to be embarked on lightly. I would like to see an injection of
morality and respect for human rights and for human sacrifice
in American foreign policy. The U.S. should not superimpose a
very simplistic paradigm on a very complex situation. One thing
that's extremely dangerous is if the U.S. thinks it can isolate
itself from the problems of the rest of the world or that it can
be inured to the ramifications of short-sighted, irresponsible
policies, particularly in the Middle East.
Elaine Jones, one of the top civil rights lawyers in the country
and director of the NAACP Legal Defense and Education Fund
President, you are now the president of all the people. So, I
ask you to find some way to strike a balance in the divided opinions
of your people. How?
be careful about the quality of justice that you appoint to the
Supreme Court of the United States. We are first and foremost
a nation of law. In order for democracy to work the way that it
must, we must have respect for the law and for our justices and
judges. So, I ask you not to give an ideological litmus test on
how a particular nominee would vote on a particular issue. But
instead, look to women and men who understand the law, who have
practiced the law and who, through their experience and intellects
have shown that they would make this nation proud. And I ask you
not only to do that for the Supreme Court, but also for the courts
of appeal and the district courts.
the issues of social justice and human rights you need to have
someone close to you who has some legitimacy in the community
and can cut through the layers of review to be your eyes and ears.
United States signed an international treaty on the eradication
of racism, but it took our government five years to submit a report.
We have to abide by the same rules we ask others to abide by.
So, ask the State Department to pay attention to these issues.
And let's take a look at human rights issues in the United States.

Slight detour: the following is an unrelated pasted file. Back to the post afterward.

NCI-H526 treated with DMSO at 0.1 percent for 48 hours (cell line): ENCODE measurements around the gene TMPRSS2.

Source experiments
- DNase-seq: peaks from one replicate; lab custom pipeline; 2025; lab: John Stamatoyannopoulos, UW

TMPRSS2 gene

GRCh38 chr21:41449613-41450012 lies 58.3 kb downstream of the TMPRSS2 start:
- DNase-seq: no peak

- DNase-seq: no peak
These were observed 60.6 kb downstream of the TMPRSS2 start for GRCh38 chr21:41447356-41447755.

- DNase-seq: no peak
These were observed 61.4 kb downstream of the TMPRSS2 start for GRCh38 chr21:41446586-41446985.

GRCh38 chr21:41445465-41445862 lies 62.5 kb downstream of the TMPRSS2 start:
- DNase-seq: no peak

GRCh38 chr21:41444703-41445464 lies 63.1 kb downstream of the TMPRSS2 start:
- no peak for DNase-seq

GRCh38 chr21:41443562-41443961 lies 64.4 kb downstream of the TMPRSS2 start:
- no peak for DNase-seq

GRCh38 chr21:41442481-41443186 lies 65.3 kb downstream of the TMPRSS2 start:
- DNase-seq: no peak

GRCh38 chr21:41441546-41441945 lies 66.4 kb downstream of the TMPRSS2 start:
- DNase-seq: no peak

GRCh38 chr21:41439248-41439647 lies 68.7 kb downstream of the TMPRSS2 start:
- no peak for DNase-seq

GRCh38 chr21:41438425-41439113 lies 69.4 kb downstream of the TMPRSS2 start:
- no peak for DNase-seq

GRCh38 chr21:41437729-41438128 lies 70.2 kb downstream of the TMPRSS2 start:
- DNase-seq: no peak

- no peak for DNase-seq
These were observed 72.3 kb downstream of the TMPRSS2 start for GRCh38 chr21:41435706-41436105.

Kathryn Thornton, former astronaut, now U.Va. professor of
aerospaceengineering and director of the Center for Science Education
me, the No. 1 issue is education. We need bipartisan support for
strong educational programs at every level. Kids can't learn if
they're in schools that are falling apart. They can't learn if
they don't have teachers who are well-trained. They can't learn
if they don't have a home environment that allows them to come
to school ready to learn.
world is becoming more technological every year. And we're splitting
into two groups of people -- those who are keeping up and those
who are not. There are a lot of moral, ethical and technical issues
that are going to be facing us as the electorate and we need to
deal with them. Otherwise, a technological elite will develop
that will decide those issues for all of us.
Valerie Ackerman, president of the Women's National Basketball
vital for the president to communicate leadership. People expect
to be led. They expect to be inspired. They want to see the tone
set from the top. We as a people have tremendous capacities, tremendous
resources and strengths. The idea of giving back by volunteering
is a responsibility that all of us have. The government should
be exhorting all of us to think of ways to give, to make our communities
better, to make our cities stronger.